[0177] More specifically, in a step S1301, the host 1406 sends the entity name (user name) to the PPP peer 1402. The PPP peer 1402 generates a CHAP-challenge in a step S1302, and sends it to the host 1406 in a step S1303.

[0178] In a step S1304, the host 1406 enters the entity name, the password and the CHAP-challenge into the Hash function to determine a CHAP-response, and, in a step S1305, sends a value of the determined CHAP-response to the PPP peer 1402.

[0179] In a step S1306, the PPP peer 1402 confirms the legitimacy of the CHAP-response. After the successful authentication by the confirmation, the prefix of the IPv6 global address and the address of the default gateway are transmitted to the authenticated host 1406 in a step S1307.

[0180] In a step S1308, the host 1406 generates an IPv6 global address by combining the prefix of the IPv6 global address and a random interface ID, then, after confirming the absence of duplication thereof, assigns it to the network interface 301 and also memorizes the address of the default gateway. Then, in a step S1309, it sends a Certificate Solicitation as a message requesting an anonymous public key certificate

[0181] As in the first embodiment, the Certificate Solicitation is generated in such a format understandable to the PPP peer 1402 that it requests an anonymous public key certificate and that it contains the interface ID. The content is calculated from the entity name (user name), the password and a serial number, and the serial number is, for example, formed by concatenating an IPv6 link local address of the host 1406, an IPv6 link local address of the default gateway and a current time. The Certificate Solicitation contains a digital signature (authenticating signature) generated by entering the entity name (user name), the password and the serial number into the Hash function.

[0182] The PPP peer 1402 retrieves the registered public key v_i from the RAM 305 or the HD 306 based on the entity name (user name of the communication apparatus (host) 1406), and, in a step S1310, executes generation of an anonymous public key as explained in S103 in FIG. 1. More specifically, an IPv6 global address is generated from the prefix of the IPv6 global address assigned to the PPP peer 1402 and the interface ID of the host 1406, and an anonymous public key certificate APC_ca(i) including the lifetime thereof etc. is prepared. Thus the IPv6 global address, lifetime etc. are included in the management/attribute information X of the aforementioned certificate APC_ca(i)=(g′, v_i′, X, Sig_ca(g′, v_i′, X)).

[0183] Then, in a step S1311, as in the step S104 in FIG. 1, a Certificate Advertisement including the generated anonymous public key certificate APC_ca(i) is sent to the host 1406. In a step S1312, the host 1406 confirms the legitimacy of the received anonymous public key certificate APC_ca(i). Thus the anonymous public key certificate APC_ca(i) includes a validity period in the management/attribute information X, and the public keys g′ and v_i′ contained in the anonymous public key certificate APC_ca(i) are the public keys of a same entity i (host 1406) but are changed with the lapse of time.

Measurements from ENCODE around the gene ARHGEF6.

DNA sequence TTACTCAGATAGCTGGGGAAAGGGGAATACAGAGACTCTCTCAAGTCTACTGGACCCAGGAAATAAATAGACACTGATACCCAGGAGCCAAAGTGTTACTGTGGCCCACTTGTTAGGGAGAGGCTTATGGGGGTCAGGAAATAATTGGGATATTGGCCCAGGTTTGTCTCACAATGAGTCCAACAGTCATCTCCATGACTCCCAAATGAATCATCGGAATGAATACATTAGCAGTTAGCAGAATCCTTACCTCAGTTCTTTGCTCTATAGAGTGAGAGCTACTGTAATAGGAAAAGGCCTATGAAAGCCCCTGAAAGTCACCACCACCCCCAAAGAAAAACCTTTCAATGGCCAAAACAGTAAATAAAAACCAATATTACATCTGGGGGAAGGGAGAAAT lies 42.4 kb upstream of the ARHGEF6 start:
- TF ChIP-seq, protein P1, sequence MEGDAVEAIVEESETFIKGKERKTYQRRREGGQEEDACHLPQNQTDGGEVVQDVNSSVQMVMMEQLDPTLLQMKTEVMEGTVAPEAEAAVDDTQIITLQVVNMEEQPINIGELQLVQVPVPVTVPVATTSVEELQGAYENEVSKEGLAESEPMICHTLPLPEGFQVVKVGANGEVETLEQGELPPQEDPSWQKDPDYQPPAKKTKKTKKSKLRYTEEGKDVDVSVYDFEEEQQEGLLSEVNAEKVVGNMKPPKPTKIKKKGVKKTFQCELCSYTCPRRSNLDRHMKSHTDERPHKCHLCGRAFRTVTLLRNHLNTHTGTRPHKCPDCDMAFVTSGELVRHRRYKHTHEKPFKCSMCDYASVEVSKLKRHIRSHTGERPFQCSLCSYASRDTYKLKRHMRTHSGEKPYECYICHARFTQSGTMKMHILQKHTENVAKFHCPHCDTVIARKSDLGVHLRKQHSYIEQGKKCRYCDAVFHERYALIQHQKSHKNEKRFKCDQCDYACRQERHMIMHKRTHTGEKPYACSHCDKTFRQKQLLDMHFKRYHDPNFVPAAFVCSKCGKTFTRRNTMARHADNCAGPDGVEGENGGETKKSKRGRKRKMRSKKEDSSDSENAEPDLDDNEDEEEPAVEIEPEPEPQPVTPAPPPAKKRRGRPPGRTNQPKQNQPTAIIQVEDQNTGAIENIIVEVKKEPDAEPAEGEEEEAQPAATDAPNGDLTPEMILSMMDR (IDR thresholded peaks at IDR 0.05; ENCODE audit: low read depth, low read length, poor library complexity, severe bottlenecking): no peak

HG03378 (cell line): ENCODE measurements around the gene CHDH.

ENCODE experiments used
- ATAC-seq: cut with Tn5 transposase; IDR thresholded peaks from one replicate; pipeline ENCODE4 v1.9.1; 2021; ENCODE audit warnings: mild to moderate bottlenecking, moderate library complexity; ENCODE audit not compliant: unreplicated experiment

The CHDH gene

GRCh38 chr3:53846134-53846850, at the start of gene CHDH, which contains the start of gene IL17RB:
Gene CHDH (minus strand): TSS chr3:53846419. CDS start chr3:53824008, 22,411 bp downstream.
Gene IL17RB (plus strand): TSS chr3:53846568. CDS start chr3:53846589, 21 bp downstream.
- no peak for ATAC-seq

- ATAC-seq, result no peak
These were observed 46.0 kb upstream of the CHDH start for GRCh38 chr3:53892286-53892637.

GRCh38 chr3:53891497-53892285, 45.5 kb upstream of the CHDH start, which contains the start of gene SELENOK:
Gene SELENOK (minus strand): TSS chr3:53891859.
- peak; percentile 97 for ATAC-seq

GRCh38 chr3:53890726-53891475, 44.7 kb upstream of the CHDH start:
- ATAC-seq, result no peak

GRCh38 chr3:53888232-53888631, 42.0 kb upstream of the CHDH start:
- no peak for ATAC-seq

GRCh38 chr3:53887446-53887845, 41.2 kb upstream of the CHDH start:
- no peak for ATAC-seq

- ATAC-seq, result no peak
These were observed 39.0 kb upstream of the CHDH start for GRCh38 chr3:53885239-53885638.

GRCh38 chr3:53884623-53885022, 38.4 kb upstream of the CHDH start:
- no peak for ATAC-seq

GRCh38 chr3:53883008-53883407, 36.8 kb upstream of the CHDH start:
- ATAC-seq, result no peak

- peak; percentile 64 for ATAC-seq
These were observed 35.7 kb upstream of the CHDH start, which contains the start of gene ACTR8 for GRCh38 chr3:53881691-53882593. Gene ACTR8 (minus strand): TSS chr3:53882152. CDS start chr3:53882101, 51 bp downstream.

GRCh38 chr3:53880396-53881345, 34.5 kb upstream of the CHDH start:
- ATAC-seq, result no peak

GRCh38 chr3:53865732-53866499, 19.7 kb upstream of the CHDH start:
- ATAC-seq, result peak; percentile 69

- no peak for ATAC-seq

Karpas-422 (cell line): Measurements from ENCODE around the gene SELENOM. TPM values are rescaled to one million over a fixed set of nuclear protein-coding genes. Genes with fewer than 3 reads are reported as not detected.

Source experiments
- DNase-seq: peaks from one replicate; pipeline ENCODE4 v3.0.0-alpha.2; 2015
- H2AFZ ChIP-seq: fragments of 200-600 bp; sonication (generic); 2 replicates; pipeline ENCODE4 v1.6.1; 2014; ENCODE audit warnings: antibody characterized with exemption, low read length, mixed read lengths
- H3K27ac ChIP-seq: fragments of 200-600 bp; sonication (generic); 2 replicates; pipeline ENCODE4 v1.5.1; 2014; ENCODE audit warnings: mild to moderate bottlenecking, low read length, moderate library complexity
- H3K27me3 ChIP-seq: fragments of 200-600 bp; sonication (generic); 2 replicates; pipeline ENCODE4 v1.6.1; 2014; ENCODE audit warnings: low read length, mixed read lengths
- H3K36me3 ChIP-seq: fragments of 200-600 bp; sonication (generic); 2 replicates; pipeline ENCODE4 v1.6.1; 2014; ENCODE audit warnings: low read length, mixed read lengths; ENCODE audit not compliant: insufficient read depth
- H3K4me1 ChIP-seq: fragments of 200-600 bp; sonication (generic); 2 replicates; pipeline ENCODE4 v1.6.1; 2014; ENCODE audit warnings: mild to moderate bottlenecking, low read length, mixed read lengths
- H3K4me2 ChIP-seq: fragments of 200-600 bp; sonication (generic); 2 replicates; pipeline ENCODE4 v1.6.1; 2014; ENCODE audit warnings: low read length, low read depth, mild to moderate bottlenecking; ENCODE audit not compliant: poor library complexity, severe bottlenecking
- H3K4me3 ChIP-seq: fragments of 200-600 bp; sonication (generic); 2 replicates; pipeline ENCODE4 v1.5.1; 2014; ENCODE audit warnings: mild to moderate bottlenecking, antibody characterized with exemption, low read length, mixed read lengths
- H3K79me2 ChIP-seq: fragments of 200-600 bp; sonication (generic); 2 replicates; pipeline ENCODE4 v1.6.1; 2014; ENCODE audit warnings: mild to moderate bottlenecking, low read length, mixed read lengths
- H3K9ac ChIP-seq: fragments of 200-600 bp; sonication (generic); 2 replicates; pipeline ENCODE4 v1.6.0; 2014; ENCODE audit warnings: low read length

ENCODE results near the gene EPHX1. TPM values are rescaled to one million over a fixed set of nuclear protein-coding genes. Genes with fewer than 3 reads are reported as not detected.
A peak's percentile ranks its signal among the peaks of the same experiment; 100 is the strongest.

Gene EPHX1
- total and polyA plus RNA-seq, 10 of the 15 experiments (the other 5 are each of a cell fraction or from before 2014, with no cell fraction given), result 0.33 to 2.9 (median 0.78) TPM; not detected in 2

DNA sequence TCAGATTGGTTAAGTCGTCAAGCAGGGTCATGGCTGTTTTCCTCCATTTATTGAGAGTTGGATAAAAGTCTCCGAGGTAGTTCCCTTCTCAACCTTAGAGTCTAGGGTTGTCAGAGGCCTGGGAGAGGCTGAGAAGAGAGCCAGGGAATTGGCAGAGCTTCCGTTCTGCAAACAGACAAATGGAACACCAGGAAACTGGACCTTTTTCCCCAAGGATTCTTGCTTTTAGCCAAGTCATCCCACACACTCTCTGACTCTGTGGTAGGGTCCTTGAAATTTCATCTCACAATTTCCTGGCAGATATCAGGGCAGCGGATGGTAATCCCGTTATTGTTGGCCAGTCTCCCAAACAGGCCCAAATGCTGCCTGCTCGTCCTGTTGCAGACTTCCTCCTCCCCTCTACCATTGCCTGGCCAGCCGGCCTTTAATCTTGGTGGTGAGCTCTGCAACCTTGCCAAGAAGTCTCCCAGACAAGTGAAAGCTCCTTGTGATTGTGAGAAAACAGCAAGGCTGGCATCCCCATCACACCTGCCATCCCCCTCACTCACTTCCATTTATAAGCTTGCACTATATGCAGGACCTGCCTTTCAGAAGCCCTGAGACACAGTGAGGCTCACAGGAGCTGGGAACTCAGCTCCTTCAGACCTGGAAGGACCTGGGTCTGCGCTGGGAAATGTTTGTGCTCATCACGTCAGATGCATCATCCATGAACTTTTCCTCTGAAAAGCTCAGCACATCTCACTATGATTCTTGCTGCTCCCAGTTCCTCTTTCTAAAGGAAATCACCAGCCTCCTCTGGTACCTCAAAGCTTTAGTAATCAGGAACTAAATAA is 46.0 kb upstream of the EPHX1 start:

[0184] In the foregoing protocol, the data sent and received in the steps S1305 and S1309 may be collectively sent in the step S1305. In such case, though not illustrated, the host 1406 sends the random interface ID, the CHAP-response of the step S1305 in FIG. 13 and the Certificate Solicitation of the step S1309 (similar to that in the first embodiment) to the PPP peer 1402 in a step S1305′.

[0185] Then, in a step S1306′, the PPP peer 1402 confirms the legitimacy of the CHAP-response, retrieves the registers the public key v_i, generates the IPv6 global address from the IPv6 prefix and the interface ID, and generates data including such global address and its lifetime (effective term of use, for example 24 hours) thereby generating the anonymous public key certificate APC_ca(i). Then, in a step S1307′, a Certificate Advertisement including. the generated anonymous public key certificate APC_ca(i) is sent to the host 1406.

[0186] The host 1406 confirms the legitimacy of the received anonymous public key certificate APC_ca(i) in a step S1308′. There are no subsequent steps because the process corresponding to the step S1312 in FIG. 13 is completed by this step S1308′.

[0187] Through the aforementioned protocol, the PPP peer 1402 issues a one-time IPv6 address and a corresponding one-time anonymous public key certificate.

[0188] The host 1406 executes the anonymous public key certificate issuing protocol shown in FIG. 13 for every communication counterpart, every session or every transmission of a communication packet, thereby changing the public keys g′ and v_i′ to be used.

[0189] In the foregoing, there has been explained a case where the PPP peer 1402 transmits the IPv6 prefix to the host 1406 and the host 1406 generates the IPv6 address from the IPv6 prefix and the interface ID, but a similar protocol is applicable also in case where the PPP peer 1402 transmits the Piv6 address to the host 1406, which uses such address. The protocol remains same in such case, except that the IPv6 address is sent instead of the IPv6 prefix in the step 1307 and that the process of generating the IPv6 address from the prefix in the step S1308 becomes unnecessary.

[0190] (Fourth Embodiment)

[0191] Now there will be explained an embodiment of executing an IPsec communication, utilizing the one-time IPv6 address and the one-time anonymous public key certificate issued in the first, second or third embodiment.

[0192] At first there will be given a brief explanation on an authentication method by a revised mode of public key encryption in IKE (Internet Key Exchange), which is a protocol for securely sharing SA (Security Association) constituted by secret data, mutual IPv6 addresses etc., and there will then be explained a method utilizing the anonymous public key certificate.